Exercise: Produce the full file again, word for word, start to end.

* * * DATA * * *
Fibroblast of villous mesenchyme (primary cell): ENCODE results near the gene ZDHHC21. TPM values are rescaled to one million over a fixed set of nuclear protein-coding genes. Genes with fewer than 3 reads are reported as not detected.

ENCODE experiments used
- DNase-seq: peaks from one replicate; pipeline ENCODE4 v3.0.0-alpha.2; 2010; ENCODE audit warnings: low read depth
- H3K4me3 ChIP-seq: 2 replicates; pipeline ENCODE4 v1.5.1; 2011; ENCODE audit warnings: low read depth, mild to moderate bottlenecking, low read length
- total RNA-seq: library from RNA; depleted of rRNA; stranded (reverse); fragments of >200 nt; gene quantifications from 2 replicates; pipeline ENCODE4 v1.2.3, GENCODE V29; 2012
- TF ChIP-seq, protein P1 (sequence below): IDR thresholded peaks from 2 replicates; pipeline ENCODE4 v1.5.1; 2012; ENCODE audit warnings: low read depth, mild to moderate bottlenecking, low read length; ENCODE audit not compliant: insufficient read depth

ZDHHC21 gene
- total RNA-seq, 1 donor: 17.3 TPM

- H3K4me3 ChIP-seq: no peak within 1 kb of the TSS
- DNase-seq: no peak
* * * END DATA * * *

Fibroblast of villous mesenchyme (primary cell): ENCODE results near the gene ZDHHC21. TPM values are rescaled to one million over a fixed set of nuclear protein-coding genes. Genes with fewer than 3 reads are reported as not detected.

ENCODE experiments used
- DNase-seq: peaks from one replicate; pipeline ENCODE4 v3.0.0-alpha.2; 2010; ENCODE audit warnings: low read depth
- H3K4me3 ChIP-seq: 2 replicates; pipeline ENCODE4 v1.5.1; 2011; ENCODE audit warnings: low read depth, mild to moderate bottlenecking, low read length
- total RNA-seq: library from RNA; depleted of rRNA; stranded (reverse); fragments of >200 nt; gene quantifications from 2 replicates; pipeline ENCODE4 v1.2.3, GENCODE V29; 2012
- TF ChIP-seq, protein P1 (sequence below): IDR thresholded peaks from 2 replicates; pipeline ENCODE4 v1.5.1; 2012; ENCODE audit warnings: low read depth, mild to moderate bottlenecking, low read length; ENCODE audit not compliant: insufficient read depth

ZDHHC21 gene
- total RNA-seq, 1 donor: 17.3 TPM

- H3K4me3 ChIP-seq: no peak within 1 kb of the TSS
- DNase-seq: no peak